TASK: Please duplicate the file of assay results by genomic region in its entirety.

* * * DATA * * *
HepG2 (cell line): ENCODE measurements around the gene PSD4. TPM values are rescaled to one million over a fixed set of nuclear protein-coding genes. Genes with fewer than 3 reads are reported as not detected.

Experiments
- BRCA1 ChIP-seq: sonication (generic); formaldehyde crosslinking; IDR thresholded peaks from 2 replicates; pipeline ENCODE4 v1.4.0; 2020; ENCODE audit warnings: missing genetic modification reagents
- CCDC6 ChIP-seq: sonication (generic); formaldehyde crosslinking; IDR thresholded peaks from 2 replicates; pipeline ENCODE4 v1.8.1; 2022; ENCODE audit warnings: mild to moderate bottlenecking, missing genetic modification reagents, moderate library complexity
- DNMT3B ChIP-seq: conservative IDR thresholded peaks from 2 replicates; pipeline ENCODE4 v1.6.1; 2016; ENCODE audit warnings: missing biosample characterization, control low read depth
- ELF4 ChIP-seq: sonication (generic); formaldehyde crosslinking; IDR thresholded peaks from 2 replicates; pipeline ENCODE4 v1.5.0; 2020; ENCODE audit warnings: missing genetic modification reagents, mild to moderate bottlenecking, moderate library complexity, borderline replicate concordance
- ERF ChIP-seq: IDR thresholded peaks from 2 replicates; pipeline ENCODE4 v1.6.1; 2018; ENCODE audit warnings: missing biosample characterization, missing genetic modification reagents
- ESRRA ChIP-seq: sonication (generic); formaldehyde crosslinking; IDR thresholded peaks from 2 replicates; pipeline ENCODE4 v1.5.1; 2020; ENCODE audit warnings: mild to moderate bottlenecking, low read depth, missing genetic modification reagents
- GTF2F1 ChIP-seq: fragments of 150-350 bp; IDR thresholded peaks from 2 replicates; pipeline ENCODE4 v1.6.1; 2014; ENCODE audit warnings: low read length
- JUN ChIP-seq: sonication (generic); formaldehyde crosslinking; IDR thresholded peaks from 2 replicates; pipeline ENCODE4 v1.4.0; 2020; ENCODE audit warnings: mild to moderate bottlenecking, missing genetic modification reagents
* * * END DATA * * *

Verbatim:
HepG2 (cell line): ENCODE measurements around the gene PSD4. TPM values are rescaled to one million over a fixed set of nuclear protein-coding genes. Genes with fewer than 3 reads are reported as not detected.

Experiments
- BRCA1 ChIP-seq: sonication (generic); formaldehyde crosslinking; IDR thresholded peaks from 2 replicates; pipeline ENCODE4 v1.4.0; 2020; ENCODE audit warnings: missing genetic modification reagents
- CCDC6 ChIP-seq: sonication (generic); formaldehyde crosslinking; IDR thresholded peaks from 2 replicates; pipeline ENCODE4 v1.8.1; 2022; ENCODE audit warnings: mild to moderate bottlenecking, missing genetic modification reagents, moderate library complexity
- DNMT3B ChIP-seq: conservative IDR thresholded peaks from 2 replicates; pipeline ENCODE4 v1.6.1; 2016; ENCODE audit warnings: missing biosample characterization, control low read depth
- ELF4 ChIP-seq: sonication (generic); formaldehyde crosslinking; IDR thresholded peaks from 2 replicates; pipeline ENCODE4 v1.5.0; 2020; ENCODE audit warnings: missing genetic modification reagents, mild to moderate bottlenecking, moderate library complexity, borderline replicate concordance
- ERF ChIP-seq: IDR thresholded peaks from 2 replicates; pipeline ENCODE4 v1.6.1; 2018; ENCODE audit warnings: missing biosample characterization, missing genetic modification reagents
- ESRRA ChIP-seq: sonication (generic); formaldehyde crosslinking; IDR thresholded peaks from 2 replicates; pipeline ENCODE4 v1.5.1; 2020; ENCODE audit warnings: mild to moderate bottlenecking, low read depth, missing genetic modification reagents
- GTF2F1 ChIP-seq: fragments of 150-350 bp; IDR thresholded peaks from 2 replicates; pipeline ENCODE4 v1.6.1; 2014; ENCODE audit warnings: low read length
- JUN ChIP-seq: sonication (generic); formaldehyde crosslinking; IDR thresholded peaks from 2 replicates; pipeline ENCODE4 v1.4.0; 2020; ENCODE audit warnings: mild to moderate bottlenecking, missing genetic modification reagents